Well, the deed is done. Jacob has received the blessing God intended for him; he held-on to the birthright God told his mother he’d have, AND, he received authority….. the power to lead the clan. But, no doubt Jacob felt none of the inner joy and sense of humility before God that should have been present after being anointed as the bearer of the line of covenant promise that was so important for the future of all mankind. For Jacob had done wrong in making sure to obtain it….his deception was sin against God….and his conscience probably dogged him for the rest of his life. It’s amazing: Jacob went through all these contortions and pulled off all of these hurtful deceptions only to receive that which never could have been denied him anyway, because the Lord had already determined it.

But, now, the other shoe drops: Esau arrives back from his successful hunt, prepares the meat, and goes into his father’s tent ready and eager to receive his inheritance. A surprised Isaac knows immediately that he’s been duped, and though he feels for Esau, there is nothing that can be done for a blessing of this sort, once given, is irreversible for ANY reason. Esau is distraught, and begs for SOME type of blessing. Let me remind you of the words of verse 36, where Esau speaks of TWO things that had been taken from him: his birthright and his blessings. And, he speaks of the firstborn birthright loss as a thing of the past, and the loss of the blessing meant for him as a thing happening “now”. Esau did not go into the tent expecting to be named the behkor. Esau simply wanted LOTS of wealth and power. He didn’t want the hassles and burdens associated with being the bekhor, he just wanted the material rewards that the bekhor was entitled to.

Now Isaac blesses Esau……but he is limited in what he can offer Esau. The blessing Isaac gives him takes place in Vs 39 and 40. The words in Vs 39 have been under scrutiny by various scholars for many years; and I’d like you to pay very close attention to something that has led followers of Yahweh….Jewish and Christian…..into trouble time an again. It is that we attempt to resolve what seems like a contradiction in the Bible, and it winds up becoming doctrine and tradition. And, that doctrine and tradition leads us down pathways that blind us to the Scriptural truth.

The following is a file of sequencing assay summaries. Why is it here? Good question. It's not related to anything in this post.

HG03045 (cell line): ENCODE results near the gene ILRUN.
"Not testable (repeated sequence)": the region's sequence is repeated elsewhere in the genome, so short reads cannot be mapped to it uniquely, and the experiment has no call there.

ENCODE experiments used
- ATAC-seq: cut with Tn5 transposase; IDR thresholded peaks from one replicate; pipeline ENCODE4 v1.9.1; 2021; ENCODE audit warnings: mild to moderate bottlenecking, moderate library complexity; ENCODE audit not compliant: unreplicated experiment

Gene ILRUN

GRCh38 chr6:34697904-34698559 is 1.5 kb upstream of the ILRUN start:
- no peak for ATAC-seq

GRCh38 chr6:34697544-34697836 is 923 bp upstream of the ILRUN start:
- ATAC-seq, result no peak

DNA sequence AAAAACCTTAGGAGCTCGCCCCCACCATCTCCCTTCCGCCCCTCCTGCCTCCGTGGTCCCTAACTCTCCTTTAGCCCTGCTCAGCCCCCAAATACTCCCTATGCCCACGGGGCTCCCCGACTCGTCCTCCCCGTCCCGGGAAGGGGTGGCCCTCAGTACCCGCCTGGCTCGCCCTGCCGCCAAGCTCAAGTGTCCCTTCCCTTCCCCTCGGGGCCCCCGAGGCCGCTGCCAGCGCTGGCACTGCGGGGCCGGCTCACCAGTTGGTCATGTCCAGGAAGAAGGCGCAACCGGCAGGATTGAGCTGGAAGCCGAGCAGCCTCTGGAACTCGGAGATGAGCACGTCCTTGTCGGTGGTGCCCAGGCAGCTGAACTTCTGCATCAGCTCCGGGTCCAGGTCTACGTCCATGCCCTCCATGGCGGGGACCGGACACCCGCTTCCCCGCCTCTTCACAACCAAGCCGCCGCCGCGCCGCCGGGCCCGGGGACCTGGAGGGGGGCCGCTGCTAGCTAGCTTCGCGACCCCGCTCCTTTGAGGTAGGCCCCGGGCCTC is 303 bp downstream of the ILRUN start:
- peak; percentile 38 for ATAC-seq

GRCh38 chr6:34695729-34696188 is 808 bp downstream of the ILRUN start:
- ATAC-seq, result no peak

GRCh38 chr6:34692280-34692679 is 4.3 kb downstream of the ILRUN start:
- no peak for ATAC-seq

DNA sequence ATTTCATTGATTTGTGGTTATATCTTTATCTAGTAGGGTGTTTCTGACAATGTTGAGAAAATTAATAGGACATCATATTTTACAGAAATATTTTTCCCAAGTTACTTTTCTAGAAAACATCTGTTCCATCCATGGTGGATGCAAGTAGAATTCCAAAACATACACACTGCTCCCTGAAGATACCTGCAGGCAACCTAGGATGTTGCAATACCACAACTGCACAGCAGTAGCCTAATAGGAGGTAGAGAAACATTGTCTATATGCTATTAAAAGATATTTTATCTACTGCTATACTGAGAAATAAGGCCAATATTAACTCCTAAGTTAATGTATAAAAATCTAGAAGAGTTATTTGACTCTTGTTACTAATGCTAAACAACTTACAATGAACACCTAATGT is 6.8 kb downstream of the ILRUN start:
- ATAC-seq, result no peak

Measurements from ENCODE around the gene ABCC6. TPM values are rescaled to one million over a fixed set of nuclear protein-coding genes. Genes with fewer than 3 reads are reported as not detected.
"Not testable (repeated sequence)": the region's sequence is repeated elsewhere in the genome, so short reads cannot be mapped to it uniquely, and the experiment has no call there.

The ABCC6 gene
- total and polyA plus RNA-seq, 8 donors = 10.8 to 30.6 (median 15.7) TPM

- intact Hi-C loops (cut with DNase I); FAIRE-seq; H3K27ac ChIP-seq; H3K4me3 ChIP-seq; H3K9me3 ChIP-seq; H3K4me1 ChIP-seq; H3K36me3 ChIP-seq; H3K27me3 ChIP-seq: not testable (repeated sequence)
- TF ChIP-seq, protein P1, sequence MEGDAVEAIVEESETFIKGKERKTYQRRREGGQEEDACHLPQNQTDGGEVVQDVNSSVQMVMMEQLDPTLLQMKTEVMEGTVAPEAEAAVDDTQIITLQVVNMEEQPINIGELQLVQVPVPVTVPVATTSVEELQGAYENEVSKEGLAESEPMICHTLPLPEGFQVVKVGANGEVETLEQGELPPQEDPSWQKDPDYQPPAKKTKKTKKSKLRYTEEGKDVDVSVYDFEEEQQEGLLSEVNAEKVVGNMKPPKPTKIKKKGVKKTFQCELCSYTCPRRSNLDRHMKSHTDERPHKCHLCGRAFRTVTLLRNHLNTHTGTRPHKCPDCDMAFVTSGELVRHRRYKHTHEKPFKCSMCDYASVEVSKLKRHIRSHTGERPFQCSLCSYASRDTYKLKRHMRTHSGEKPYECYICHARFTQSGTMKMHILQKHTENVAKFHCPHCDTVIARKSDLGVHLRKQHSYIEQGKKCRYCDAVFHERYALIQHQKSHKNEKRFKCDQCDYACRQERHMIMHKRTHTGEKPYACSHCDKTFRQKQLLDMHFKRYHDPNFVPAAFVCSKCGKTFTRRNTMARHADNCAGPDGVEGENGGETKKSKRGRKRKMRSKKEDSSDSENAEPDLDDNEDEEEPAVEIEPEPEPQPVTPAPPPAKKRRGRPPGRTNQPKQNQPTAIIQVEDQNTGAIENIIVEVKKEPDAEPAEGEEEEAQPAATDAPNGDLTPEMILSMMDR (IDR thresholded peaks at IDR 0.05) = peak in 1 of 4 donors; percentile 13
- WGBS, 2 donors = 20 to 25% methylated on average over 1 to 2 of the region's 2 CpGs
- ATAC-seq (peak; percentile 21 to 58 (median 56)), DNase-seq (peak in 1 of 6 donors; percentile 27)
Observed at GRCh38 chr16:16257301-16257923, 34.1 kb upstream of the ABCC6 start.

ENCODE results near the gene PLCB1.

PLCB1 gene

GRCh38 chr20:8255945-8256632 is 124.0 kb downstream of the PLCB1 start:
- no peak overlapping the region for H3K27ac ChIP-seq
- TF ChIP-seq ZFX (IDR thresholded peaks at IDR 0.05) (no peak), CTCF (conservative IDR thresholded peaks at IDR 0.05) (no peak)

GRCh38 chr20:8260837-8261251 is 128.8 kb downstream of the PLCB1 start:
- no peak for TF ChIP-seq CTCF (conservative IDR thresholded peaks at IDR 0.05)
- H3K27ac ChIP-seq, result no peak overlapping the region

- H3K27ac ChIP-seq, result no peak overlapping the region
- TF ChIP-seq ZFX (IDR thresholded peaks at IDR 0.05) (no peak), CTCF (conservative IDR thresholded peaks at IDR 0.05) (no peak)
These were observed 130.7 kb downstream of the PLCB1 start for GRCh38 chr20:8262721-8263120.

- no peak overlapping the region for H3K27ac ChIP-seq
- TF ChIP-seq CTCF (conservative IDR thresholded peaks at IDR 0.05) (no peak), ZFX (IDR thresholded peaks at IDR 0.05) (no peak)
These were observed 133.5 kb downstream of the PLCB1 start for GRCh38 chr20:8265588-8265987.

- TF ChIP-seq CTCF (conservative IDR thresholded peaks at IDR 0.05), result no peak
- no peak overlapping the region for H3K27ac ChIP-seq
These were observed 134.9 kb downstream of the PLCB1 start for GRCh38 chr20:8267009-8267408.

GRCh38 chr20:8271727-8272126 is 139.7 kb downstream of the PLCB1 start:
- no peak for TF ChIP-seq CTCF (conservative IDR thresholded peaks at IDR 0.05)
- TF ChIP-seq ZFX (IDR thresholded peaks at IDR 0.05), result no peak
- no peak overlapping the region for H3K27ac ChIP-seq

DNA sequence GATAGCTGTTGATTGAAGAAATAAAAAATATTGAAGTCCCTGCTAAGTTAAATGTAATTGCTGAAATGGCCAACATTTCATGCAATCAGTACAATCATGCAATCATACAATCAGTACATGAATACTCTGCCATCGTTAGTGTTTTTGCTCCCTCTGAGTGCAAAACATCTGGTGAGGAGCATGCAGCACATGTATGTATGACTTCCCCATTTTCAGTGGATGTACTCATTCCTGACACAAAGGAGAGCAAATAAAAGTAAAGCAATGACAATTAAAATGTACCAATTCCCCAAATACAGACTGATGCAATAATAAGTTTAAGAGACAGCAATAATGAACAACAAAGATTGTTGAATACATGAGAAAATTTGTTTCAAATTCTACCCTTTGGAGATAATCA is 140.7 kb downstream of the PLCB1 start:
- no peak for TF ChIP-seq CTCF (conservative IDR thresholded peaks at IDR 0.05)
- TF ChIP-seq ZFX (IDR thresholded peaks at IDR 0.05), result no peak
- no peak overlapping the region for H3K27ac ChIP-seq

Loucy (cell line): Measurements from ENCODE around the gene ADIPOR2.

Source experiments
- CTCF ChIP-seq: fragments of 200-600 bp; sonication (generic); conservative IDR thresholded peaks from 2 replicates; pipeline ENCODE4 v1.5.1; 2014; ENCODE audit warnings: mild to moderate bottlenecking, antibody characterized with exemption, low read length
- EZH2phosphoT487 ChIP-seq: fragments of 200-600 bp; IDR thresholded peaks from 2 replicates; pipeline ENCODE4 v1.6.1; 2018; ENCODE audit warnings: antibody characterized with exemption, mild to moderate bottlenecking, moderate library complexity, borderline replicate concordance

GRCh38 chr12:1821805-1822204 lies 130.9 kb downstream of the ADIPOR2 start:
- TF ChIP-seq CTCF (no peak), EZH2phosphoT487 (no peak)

Tradition renders V39 (everyone please look at this verse in your Bibles) “Your home will be the richness of the earth and the dew of heaven from above”. Sometimes it will say “fatness” instead of richness”. Yet, LITERALLY the verse reads “Behold, AWAY from the richness of the earth and AWAY from the dew of heaven will be your home”.

Why the obvious difference? Why would even the Hebrews read right over the “away” part, and rationalize it out of existence? Why would gentile Christians follow suit?  There does not seem to be a clear-cut reason that one could hang his hat on, and there certainly seems to be no conspiracy involved. The NASB changed decades ago to reflect this literal translation of “away from”. Alfred Edersheim stated over 100 years ago that this verse had been mistranslated when it showed Esau going to a fertile and lovely place complete with ample rains.

There seems to be a long standing effort to tie V28, showing that Isaac appears to be giving a very similar blessing to Jacob, as to Esau, about where they will each live. A blessing that Isaac gave in an attempt to inject fairness, and to make-up for the injustice done to Esau by his brother Jacob. But, taking one look at the original Hebrew makes that unlikely, as entirely different words are used to describe the nature of blessing to Jacob and the nature of the blessing to Esau.

In V28, the Hebrew shows God, through Isaac actively giving richness of land to Jacob, and in V39 it shows in Hebrew that Isaac is telling Esau he will be held away from richness of land.  And, when one realizes that Edom….the land of Esau…. is located at the south end of the Dead Sea, and then stretching a short distance into the Arabian Peninsula, which was at that time, and has always been, arid and an inhospitable land, it is puzzling why this verse was EVER translated incorrectly as showing Esau being blessed to live in a lovely fertile place. One begins to suspect that at one time long ago, there was sympathy for Esau and his plight, and indeed, the ancient Rabbis and Scribes seem to have felt sorry for Esau, to varying degrees. And, when we can step back and think about this whole episode, can’t we find some very good reason for compassion for Esau? After all, his destiny seems to have been set before his birth. And, Jacob was hardly up and up in this whole matter; plus, it is certain that Esau’s mother OPENLY favored and sided with Jacob. So, was it God’s intention to CURSE Esau, or merely to not BLESS him with all the rights of the firstborn? These are the questions the ancient Scribes and Sages wrestled with.